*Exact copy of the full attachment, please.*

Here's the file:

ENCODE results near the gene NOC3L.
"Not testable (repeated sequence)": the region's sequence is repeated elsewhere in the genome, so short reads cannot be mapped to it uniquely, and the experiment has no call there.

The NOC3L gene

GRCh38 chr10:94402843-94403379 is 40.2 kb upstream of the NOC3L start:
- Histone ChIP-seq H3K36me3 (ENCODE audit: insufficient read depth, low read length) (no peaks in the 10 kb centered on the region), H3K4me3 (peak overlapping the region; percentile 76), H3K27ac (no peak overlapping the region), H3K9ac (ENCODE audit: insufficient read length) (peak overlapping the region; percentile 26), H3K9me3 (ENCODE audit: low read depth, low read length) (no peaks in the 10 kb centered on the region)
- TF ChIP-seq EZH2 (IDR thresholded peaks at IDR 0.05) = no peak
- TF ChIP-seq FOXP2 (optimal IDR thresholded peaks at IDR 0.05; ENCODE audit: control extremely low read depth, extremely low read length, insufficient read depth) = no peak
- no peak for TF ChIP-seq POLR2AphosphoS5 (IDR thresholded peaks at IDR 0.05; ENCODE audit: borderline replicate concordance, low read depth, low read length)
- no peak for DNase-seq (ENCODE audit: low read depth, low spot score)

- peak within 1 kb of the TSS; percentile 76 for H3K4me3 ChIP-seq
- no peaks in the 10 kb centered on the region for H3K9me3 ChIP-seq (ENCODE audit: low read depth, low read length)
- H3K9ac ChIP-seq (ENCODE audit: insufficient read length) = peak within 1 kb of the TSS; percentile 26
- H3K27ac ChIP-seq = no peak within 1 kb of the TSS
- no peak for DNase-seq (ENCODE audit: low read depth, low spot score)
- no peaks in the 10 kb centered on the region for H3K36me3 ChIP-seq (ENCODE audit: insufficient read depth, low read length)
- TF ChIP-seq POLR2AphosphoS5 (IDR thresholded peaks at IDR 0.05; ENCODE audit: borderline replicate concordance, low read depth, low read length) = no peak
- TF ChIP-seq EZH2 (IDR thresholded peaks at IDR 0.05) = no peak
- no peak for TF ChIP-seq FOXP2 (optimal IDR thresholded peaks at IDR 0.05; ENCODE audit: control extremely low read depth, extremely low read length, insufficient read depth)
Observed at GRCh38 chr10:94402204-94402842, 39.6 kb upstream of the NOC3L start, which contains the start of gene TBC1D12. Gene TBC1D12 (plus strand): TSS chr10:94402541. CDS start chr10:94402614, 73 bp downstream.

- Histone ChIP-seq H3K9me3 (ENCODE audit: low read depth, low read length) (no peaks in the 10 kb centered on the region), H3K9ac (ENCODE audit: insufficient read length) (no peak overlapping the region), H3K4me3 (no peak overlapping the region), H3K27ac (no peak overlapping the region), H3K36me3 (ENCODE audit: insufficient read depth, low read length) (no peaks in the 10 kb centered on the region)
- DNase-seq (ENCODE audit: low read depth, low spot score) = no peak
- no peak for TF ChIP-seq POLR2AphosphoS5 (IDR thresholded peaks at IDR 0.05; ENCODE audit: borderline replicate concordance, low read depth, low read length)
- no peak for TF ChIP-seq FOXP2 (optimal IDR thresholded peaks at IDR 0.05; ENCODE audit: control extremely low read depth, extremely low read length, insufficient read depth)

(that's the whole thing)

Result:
ENCODE results near the gene NOC3L.
"Not testable (repeated sequence)": the region's sequence is repeated elsewhere in the genome, so short reads cannot be mapped to it uniquely, and the experiment has no call there.

The NOC3L gene

GRCh38 chr10:94402843-94403379 is 40.2 kb upstream of the NOC3L start:
- Histone ChIP-seq H3K36me3 (ENCODE audit: insufficient read depth, low read length) (no peaks in the 10 kb centered on the region), H3K4me3 (peak overlapping the region; percentile 76), H3K27ac (no peak overlapping the region), H3K9ac (ENCODE audit: insufficient read length) (peak overlapping the region; percentile 26), H3K9me3 (ENCODE audit: low read depth, low read length) (no peaks in the 10 kb centered on the region)
- TF ChIP-seq EZH2 (IDR thresholded peaks at IDR 0.05) = no peak
- TF ChIP-seq FOXP2 (optimal IDR thresholded peaks at IDR 0.05; ENCODE audit: control extremely low read depth, extremely low read length, insufficient read depth) = no peak
- no peak for TF ChIP-seq POLR2AphosphoS5 (IDR thresholded peaks at IDR 0.05; ENCODE audit: borderline replicate concordance, low read depth, low read length)
- no peak for DNase-seq (ENCODE audit: low read depth, low spot score)

- peak within 1 kb of the TSS; percentile 76 for H3K4me3 ChIP-seq
- no peaks in the 10 kb centered on the region for H3K9me3 ChIP-seq (ENCODE audit: low read depth, low read length)
- H3K9ac ChIP-seq (ENCODE audit: insufficient read length) = peak within 1 kb of the TSS; percentile 26
- H3K27ac ChIP-seq = no peak within 1 kb of the TSS
- no peak for DNase-seq (ENCODE audit: low read depth, low spot score)
- no peaks in the 10 kb centered on the region for H3K36me3 ChIP-seq (ENCODE audit: insufficient read depth, low read length)
- TF ChIP-seq POLR2AphosphoS5 (IDR thresholded peaks at IDR 0.05; ENCODE audit: borderline replicate concordance, low read depth, low read length) = no peak
- TF ChIP-seq EZH2 (IDR thresholded peaks at IDR 0.05) = no peak
- no peak for TF ChIP-seq FOXP2 (optimal IDR thresholded peaks at IDR 0.05; ENCODE audit: control extremely low read depth, extremely low read length, insufficient read depth)
Observed at GRCh38 chr10:94402204-94402842, 39.6 kb upstream of the NOC3L start, which contains the start of gene TBC1D12. Gene TBC1D12 (plus strand): TSS chr10:94402541. CDS start chr10:94402614, 73 bp downstream.

- Histone ChIP-seq H3K9me3 (ENCODE audit: low read depth, low read length) (no peaks in the 10 kb centered on the region), H3K9ac (ENCODE audit: insufficient read length) (no peak overlapping the region), H3K4me3 (no peak overlapping the region), H3K27ac (no peak overlapping the region), H3K36me3 (ENCODE audit: insufficient read depth, low read length) (no peaks in the 10 kb centered on the region)
- DNase-seq (ENCODE audit: low read depth, low spot score) = no peak
- no peak for TF ChIP-seq POLR2AphosphoS5 (IDR thresholded peaks at IDR 0.05; ENCODE audit: borderline replicate concordance, low read depth, low read length)
- no peak for TF ChIP-seq FOXP2 (optimal IDR thresholded peaks at IDR 0.05; ENCODE audit: control extremely low read depth, extremely low read length, insufficient read depth)